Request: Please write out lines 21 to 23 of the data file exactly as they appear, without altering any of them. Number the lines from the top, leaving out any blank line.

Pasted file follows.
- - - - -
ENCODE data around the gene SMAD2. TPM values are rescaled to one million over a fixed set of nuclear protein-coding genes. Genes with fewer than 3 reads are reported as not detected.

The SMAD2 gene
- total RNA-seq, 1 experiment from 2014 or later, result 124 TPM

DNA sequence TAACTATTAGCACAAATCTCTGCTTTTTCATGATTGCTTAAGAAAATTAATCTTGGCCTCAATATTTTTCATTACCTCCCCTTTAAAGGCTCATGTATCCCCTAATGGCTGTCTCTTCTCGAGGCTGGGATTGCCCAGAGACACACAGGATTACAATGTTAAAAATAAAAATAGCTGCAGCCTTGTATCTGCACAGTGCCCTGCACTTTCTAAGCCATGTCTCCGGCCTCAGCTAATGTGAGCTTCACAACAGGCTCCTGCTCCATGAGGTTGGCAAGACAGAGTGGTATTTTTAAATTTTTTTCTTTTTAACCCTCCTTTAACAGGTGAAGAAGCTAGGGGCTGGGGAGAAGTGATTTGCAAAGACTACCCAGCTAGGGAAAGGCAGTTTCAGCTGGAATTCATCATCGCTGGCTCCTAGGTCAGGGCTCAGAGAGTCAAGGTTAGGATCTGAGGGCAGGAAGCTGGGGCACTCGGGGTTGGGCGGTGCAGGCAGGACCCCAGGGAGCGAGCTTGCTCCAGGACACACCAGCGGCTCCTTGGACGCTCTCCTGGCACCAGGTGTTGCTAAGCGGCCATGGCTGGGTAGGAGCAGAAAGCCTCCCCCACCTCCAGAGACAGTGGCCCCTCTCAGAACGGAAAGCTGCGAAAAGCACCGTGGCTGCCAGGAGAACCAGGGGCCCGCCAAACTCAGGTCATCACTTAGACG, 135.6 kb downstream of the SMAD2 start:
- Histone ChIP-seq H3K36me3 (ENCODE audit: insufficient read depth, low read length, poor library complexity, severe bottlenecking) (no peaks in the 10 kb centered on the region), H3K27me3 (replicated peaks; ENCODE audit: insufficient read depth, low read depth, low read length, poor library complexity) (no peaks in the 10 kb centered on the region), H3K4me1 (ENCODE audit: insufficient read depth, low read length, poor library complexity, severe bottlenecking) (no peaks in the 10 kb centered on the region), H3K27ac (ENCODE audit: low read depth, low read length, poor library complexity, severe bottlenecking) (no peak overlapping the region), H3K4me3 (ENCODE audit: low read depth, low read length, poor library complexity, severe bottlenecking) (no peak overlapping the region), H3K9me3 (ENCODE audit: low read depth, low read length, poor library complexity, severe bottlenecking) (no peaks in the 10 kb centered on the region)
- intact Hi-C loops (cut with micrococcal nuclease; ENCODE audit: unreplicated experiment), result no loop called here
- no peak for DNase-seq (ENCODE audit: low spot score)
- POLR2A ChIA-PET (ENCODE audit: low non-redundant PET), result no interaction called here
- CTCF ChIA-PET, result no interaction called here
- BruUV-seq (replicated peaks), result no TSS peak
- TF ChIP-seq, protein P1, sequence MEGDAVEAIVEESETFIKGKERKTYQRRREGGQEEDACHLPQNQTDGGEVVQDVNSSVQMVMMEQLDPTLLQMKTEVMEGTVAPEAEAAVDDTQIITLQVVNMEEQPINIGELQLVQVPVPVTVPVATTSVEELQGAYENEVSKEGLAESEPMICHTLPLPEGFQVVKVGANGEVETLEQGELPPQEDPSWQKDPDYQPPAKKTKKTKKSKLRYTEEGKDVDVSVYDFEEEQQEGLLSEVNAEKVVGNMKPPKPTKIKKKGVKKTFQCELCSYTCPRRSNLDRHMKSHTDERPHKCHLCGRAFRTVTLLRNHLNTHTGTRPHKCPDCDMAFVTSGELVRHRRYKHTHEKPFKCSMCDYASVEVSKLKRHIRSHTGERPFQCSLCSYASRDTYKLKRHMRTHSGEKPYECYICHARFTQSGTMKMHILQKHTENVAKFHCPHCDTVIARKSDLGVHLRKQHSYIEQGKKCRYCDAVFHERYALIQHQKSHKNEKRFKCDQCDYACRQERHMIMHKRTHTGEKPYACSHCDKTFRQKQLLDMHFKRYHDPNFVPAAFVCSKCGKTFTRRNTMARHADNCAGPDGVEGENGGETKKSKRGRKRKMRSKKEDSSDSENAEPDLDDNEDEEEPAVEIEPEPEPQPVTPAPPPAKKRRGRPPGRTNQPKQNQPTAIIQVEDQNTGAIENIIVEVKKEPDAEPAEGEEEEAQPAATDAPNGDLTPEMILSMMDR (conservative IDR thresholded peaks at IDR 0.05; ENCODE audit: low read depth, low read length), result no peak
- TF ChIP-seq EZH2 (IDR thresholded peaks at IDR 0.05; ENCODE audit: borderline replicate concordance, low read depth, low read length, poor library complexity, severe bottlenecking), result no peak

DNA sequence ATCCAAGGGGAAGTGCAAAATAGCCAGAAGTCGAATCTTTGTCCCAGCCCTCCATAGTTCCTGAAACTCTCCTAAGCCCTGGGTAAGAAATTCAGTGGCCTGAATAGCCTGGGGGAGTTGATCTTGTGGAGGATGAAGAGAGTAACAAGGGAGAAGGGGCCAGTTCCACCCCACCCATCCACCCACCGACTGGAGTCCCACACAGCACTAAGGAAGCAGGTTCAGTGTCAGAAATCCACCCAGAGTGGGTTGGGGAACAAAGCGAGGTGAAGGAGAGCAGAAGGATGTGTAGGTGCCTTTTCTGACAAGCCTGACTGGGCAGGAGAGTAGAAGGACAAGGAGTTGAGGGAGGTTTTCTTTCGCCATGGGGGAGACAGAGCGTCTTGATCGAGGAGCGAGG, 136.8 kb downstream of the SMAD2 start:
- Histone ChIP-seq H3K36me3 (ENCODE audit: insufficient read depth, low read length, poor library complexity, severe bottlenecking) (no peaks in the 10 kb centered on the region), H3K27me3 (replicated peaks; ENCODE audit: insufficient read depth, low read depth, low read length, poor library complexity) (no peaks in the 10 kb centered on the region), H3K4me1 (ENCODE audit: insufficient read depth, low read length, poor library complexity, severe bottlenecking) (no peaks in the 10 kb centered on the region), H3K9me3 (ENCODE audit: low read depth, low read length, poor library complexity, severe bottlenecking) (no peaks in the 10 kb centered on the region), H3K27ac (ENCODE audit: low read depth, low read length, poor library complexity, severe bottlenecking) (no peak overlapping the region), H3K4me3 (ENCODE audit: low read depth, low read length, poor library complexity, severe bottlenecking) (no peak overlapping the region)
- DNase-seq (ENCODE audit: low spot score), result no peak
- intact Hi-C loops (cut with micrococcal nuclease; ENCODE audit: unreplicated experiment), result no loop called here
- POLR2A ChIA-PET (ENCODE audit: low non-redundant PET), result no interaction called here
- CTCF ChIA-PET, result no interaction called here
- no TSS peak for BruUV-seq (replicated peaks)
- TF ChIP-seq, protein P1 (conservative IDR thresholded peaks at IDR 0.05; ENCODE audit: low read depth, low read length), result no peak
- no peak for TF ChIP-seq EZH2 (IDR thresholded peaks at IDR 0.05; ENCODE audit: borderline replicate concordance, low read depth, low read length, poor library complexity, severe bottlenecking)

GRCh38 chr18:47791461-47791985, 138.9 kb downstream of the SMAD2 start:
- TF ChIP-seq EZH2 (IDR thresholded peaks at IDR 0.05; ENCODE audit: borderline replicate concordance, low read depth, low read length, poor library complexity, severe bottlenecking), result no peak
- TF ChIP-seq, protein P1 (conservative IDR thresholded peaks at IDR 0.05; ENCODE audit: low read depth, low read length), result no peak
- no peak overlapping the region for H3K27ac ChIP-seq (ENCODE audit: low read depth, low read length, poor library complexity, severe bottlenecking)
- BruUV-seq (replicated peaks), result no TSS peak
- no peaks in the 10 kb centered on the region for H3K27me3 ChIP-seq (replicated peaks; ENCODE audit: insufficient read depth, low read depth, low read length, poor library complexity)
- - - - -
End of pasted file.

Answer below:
- no peak for TF ChIP-seq EZH2 (IDR thresholded peaks at IDR 0.05; ENCODE audit: borderline replicate concordance, low read depth, low read length, poor library complexity, severe bottlenecking)

GRCh38 chr18:47791461-47791985, 138.9 kb downstream of the SMAD2 start:
- TF ChIP-seq EZH2 (IDR thresholded peaks at IDR 0.05; ENCODE audit: borderline replicate concordance, low read depth, low read length, poor library complexity, severe bottlenecking), result no peak